Heat pump or generator using heat flow

I have been planning for some time to set up a mini-generator on a heat stream, the device is nothing special, if you are familiar with how a heat pump works, pumping heat from a low level to a higher one, this device would use the heat stream in the opposite direction, similar to a steam engine, but here the system will be closed. I will use a scroll car compressor , which I have already removed the non-return valve and tried running on compressed air , it works fine. The next elements will be two heat exchangers, one heated with water in the 80-60C regime, the other cooled with water 25-30C (underfloor heating). The biggest problem is the hermetically sealed mini-pump that would pump the liquid phase of the refrigerant (which is likely to be propane or R134a) from the cold exchanger to the hot…
We have already raised this topic somewhere in our posts , but it has not developed much. Has anyone tried to do something similar?

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I think what you are describing is called an Organic Rankine Cycle (ORC) Bottoming Cycle in the industry. Phase change Rankine cycle with a refrigerant rather than water to take advantage of lower temperature heat sources.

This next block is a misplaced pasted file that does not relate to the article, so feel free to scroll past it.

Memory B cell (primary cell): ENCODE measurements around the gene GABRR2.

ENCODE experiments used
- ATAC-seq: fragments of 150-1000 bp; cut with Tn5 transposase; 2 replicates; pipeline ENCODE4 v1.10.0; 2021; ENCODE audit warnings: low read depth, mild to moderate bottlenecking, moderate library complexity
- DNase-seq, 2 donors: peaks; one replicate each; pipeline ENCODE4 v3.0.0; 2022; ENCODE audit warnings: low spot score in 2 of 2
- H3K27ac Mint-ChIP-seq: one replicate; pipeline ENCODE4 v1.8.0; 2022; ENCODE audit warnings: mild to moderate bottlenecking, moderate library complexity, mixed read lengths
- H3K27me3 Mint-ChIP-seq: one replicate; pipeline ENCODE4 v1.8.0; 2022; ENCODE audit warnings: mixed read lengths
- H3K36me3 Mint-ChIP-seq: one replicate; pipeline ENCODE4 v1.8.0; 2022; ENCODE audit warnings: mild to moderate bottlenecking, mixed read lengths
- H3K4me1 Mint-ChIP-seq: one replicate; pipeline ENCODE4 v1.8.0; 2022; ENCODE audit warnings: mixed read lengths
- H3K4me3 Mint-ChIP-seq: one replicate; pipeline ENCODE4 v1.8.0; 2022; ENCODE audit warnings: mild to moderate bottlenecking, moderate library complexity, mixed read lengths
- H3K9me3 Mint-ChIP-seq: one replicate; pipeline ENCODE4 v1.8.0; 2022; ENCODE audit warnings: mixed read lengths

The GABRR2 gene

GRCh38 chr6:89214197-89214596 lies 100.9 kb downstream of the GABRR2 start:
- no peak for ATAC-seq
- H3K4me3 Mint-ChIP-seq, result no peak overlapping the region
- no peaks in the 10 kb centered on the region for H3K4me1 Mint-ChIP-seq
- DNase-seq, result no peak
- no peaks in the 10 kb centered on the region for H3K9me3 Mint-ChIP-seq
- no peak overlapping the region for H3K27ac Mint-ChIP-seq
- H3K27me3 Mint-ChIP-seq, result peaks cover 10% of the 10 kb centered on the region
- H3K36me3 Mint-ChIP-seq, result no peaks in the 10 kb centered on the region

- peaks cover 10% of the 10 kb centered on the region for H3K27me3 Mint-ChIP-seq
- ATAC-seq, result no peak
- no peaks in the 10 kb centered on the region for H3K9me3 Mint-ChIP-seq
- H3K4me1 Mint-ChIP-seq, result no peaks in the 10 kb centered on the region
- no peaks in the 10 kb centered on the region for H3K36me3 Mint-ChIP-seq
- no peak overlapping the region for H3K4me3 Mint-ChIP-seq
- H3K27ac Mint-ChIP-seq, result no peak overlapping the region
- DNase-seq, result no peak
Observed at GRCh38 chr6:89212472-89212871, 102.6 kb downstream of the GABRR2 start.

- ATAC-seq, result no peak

Totally doable, no real technical problems that I know of.
Only thing I’d point out is that Carnot tells us these systems will always be very low thermal efficiency. The low delta T means that even though you have a large amount of low grade heat, the amount of energy you can extract from it is quite low.
And this affects the economics of it all because you need a relatively large plant size and get a relatively small amount of power.

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Chuck,
How do they keep frost/ice from building up on the cold side? I studied Stirling cycle machines. I understand they make great cryo-coolers.
Rindert

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Just for fun or you expect some usefull power output? Why these heat resources?

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Rindert, I don’t know much about the thermodynamics of ORC systems, but it looks like the entire cycle is above 273k (32F).
image

I imagine it’s like the AC evaporator in your car… the heat flowing through it generally prevents it from icing up.